Yankees' legendary owner also a Williams grad
WILLIAMSTOWN - The success of the New York Yankees may have been George Steinbrenner's primary obsession. But one of his primary loves was Williams College, his alma mater. Steinbrenner, who died Tuesday of a heart attack at age 80, graduated from Williams with a bachelor's degree in 1952.
"He seemed like a typical Williams alumnus," college spokesman James Kolesar said Tuesday. "He was proud of his Williams connection, a frequent attender of college reunions and a donor to the college.
"People here certainly have the family in their thoughts, and that includes his son Hal," who graduated from Williams in 1991, Kolesar added. Steinbrenner's last appearance on campus was at his 50th class reunion in 2002, Kolesar said. But the Yankees' owner made several other appearances over the years. A hurdler who captained the Williams track team and participated in the prestigious Penn Relays in 1952, Steinbrenner in 1988 spearheaded a $900,000 alumni fundraising drive that provided the college with a new all-weather outdoor track and an upgraded baseball facility. Steinbrenner personally donated $350,000 for the project.
"You have to understand that, prior to that, the facilities we had were awful," said Dalton native Jim Duquette, a former New York Mets and Baltimore Orioles frontoffice executive who was a Williams baseball team captain in 1988. "Junior year, we had to play a lot of games at Mount Greylock [Regional High School] because the field they put us on had gotten flooded.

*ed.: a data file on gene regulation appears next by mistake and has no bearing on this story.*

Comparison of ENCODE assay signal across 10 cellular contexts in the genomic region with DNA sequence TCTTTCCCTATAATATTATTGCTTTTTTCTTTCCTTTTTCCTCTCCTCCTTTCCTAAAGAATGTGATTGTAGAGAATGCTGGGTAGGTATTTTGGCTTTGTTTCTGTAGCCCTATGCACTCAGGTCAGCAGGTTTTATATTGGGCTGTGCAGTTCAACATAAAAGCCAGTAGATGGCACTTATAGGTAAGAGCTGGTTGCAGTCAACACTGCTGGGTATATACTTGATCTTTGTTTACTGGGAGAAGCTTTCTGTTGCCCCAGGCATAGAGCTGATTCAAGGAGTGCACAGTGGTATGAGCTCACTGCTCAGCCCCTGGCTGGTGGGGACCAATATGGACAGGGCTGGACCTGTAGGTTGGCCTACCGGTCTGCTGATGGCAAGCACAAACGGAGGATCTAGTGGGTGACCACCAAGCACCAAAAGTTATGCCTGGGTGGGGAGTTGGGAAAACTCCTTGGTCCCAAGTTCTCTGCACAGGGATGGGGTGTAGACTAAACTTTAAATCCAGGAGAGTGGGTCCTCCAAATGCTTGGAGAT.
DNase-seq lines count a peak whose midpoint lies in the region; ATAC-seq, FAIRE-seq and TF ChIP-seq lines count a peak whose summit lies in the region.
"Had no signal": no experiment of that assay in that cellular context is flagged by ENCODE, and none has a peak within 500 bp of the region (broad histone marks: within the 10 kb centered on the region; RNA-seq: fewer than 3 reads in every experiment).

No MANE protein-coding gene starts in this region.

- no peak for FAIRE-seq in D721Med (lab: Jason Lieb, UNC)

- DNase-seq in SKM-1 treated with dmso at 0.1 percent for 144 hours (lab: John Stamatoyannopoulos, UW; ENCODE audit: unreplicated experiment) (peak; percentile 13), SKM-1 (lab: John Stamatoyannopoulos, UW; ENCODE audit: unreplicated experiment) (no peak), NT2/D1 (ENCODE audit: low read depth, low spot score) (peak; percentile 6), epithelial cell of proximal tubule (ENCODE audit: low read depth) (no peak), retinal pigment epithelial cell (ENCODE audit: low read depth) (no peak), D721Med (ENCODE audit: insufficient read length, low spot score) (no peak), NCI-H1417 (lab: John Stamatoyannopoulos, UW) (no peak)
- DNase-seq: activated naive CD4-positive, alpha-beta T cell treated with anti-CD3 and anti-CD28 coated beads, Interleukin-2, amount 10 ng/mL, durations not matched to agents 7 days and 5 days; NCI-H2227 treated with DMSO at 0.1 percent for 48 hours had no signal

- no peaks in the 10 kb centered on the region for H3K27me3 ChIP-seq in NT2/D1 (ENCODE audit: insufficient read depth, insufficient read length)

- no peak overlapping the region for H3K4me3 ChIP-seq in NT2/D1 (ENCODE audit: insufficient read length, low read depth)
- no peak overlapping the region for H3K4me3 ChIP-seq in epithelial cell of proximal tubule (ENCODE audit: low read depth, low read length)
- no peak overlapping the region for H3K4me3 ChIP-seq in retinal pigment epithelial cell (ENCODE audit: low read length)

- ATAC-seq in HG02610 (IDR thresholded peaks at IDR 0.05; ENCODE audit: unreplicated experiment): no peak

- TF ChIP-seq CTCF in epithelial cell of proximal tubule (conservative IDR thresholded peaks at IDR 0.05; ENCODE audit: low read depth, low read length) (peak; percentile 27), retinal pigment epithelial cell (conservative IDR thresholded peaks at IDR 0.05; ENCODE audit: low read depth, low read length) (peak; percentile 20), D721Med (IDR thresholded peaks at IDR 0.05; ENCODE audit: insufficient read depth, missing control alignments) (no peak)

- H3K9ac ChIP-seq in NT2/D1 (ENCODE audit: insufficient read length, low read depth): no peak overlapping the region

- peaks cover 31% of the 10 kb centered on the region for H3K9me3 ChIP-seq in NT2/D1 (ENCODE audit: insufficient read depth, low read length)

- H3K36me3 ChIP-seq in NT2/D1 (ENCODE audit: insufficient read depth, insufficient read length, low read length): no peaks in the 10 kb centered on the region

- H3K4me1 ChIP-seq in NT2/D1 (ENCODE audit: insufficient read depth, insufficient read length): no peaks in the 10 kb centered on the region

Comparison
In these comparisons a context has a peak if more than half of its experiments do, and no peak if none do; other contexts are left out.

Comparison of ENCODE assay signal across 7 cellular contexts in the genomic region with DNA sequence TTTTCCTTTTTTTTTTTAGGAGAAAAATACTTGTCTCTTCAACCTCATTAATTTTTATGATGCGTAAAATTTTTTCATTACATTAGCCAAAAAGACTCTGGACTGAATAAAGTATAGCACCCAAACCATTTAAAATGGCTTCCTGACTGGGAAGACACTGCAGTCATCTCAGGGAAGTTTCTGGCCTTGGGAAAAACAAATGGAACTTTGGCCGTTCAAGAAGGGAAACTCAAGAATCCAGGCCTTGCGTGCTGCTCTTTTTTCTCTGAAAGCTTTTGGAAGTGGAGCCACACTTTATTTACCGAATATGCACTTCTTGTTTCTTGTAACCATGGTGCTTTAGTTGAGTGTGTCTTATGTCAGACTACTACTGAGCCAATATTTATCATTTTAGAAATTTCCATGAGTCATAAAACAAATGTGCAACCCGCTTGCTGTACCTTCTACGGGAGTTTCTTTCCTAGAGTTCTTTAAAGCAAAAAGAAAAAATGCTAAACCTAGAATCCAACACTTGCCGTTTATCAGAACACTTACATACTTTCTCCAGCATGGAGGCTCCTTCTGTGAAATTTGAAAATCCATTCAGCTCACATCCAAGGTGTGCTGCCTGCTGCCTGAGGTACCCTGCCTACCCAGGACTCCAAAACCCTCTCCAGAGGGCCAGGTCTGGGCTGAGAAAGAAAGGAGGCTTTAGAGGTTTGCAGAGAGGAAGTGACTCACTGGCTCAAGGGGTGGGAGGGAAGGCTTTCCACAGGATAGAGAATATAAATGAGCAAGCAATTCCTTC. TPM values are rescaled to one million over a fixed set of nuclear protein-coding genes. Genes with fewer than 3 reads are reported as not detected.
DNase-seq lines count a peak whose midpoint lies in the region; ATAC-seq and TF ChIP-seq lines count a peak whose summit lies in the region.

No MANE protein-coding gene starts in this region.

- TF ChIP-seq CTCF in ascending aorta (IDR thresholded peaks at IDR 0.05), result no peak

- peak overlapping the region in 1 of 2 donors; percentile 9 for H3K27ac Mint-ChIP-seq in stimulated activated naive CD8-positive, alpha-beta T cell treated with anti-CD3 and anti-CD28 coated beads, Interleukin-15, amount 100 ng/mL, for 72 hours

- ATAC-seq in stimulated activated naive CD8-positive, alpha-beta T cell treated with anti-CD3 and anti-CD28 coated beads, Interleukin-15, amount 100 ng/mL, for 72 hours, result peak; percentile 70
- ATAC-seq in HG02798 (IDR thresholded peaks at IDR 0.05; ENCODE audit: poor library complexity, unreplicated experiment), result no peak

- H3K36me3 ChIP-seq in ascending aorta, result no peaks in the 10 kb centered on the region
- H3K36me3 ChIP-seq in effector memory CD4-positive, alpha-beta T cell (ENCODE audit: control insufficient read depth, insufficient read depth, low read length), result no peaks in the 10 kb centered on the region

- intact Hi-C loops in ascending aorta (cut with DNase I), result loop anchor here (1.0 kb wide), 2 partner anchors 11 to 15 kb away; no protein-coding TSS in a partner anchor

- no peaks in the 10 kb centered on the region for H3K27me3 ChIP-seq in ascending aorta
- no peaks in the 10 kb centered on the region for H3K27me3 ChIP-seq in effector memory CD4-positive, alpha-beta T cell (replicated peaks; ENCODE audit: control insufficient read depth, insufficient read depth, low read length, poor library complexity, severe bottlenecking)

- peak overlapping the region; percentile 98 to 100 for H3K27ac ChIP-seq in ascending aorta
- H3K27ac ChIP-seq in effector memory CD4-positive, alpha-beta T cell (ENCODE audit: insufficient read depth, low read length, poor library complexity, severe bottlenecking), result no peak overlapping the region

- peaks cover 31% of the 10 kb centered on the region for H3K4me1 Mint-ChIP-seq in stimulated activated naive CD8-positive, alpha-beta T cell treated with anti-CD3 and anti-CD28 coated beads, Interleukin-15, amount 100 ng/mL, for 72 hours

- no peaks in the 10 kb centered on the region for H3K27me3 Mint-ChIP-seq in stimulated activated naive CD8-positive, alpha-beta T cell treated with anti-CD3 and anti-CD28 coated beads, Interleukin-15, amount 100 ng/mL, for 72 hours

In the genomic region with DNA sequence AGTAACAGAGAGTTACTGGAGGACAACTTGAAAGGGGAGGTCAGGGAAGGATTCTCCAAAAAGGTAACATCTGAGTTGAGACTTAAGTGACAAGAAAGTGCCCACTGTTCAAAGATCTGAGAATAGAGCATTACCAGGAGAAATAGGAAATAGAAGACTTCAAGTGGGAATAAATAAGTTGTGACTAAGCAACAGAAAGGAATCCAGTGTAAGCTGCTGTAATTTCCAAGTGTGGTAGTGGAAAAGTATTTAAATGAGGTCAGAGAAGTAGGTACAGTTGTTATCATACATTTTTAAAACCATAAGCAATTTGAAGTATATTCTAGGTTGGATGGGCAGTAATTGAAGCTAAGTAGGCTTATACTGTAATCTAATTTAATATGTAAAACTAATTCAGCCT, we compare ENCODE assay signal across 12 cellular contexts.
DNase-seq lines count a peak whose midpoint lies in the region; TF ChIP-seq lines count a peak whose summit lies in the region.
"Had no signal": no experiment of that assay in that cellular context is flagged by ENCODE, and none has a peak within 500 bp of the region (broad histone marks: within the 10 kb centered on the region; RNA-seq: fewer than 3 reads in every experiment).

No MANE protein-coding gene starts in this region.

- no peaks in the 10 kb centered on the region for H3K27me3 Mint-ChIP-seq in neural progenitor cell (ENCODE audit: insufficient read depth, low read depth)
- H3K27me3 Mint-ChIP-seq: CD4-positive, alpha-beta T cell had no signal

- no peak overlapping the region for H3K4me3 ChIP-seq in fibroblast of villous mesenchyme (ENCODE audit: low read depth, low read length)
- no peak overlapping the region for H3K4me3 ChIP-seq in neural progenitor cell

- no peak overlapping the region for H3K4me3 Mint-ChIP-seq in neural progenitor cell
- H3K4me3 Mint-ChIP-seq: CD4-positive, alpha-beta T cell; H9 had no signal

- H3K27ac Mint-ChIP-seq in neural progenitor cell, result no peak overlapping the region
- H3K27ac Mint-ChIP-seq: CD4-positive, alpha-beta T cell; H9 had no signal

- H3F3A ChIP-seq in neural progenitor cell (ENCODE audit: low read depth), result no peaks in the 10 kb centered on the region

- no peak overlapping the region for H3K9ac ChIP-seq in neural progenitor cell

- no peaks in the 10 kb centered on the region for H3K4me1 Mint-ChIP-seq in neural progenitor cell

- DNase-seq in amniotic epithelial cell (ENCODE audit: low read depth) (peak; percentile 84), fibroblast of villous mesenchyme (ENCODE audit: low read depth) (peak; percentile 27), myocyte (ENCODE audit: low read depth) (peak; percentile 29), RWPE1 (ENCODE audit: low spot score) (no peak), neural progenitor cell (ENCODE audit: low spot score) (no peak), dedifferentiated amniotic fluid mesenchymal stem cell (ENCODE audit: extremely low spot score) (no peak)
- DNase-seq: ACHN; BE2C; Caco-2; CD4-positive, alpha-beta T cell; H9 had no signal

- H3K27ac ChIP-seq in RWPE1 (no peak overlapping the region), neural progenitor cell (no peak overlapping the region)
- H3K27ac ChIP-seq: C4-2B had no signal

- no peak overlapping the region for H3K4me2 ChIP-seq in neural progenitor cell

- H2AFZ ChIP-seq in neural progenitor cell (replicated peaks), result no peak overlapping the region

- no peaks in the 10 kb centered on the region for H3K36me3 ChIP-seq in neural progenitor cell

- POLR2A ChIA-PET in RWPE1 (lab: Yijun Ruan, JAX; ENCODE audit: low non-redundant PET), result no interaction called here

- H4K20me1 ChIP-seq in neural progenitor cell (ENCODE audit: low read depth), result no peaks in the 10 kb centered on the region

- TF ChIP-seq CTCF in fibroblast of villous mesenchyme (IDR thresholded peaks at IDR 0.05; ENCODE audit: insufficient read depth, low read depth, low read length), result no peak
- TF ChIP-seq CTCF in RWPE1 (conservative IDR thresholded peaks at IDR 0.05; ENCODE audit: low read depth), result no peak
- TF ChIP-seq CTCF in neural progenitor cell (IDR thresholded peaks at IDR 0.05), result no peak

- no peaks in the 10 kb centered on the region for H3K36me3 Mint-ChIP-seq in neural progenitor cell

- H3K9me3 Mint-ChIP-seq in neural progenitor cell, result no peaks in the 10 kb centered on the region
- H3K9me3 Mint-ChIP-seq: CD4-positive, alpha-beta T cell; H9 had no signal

"So we were in dire need. It was long overdue," said Duquette, currently a broadcaster with Sirius/XM radio. "We were obviously thrilled to be playing on a legit field again."
Former Red Sox general manager Dan Duquette, a Dalton native who graduated from Amherst in 1980, said he and Steinbrenner actively followed the storied rivalry between the Williams and Amherst football teams.
"George and I bet $40 on the Amherst-Williams game for years," said Dan, who is Jim's cousin. "I got tired of paying him back there for a while. That happened to coincide with all the years we [the Red Sox] came in second behind the Yankees.
"I had a lot of love and respect for George," Dan added. "He did a lot of things for writers and players and people he respected. He had a very generous heart. I learned a lot from him, and he was always terrific to our family."
Given his run-ins with the media while with the Yankees, it's ironic that Steinbrenner served as sports editor of the school newspaper, the Williams Record, during his junior and senior years.
During the fall of 1951, Steinbrenner wrote several columns for the Record, including one in which he mocked the Amherst Lord Jeffs for being ranked among the top 30 football teams in the country, ahead of Yale, Navy, and Southern Methodist.
"With all due respect to Lord Jeffrey - he looks about as much out of place as Dolly Madison at a Sunday milk punch party," Steinbrenner wrote in one early season offering.
Kolesar said Steinbrenner made amends for his acerbic sports writing in a recently published biography by New York Daily News sportswriter Bill Madden.
"He kind of took it back," Kolesar said, referring to Steinbrenner's comments in Madden's book. "Then later he said he had gone too far."
Steinbrenner tried out for Williams as a running back during his senior year, but he left the football team after its preseason scrimmage to focus on track and field.
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To reach Tony Dobrowolski: firstname.lastname@example.org, or (413) 496-6224.
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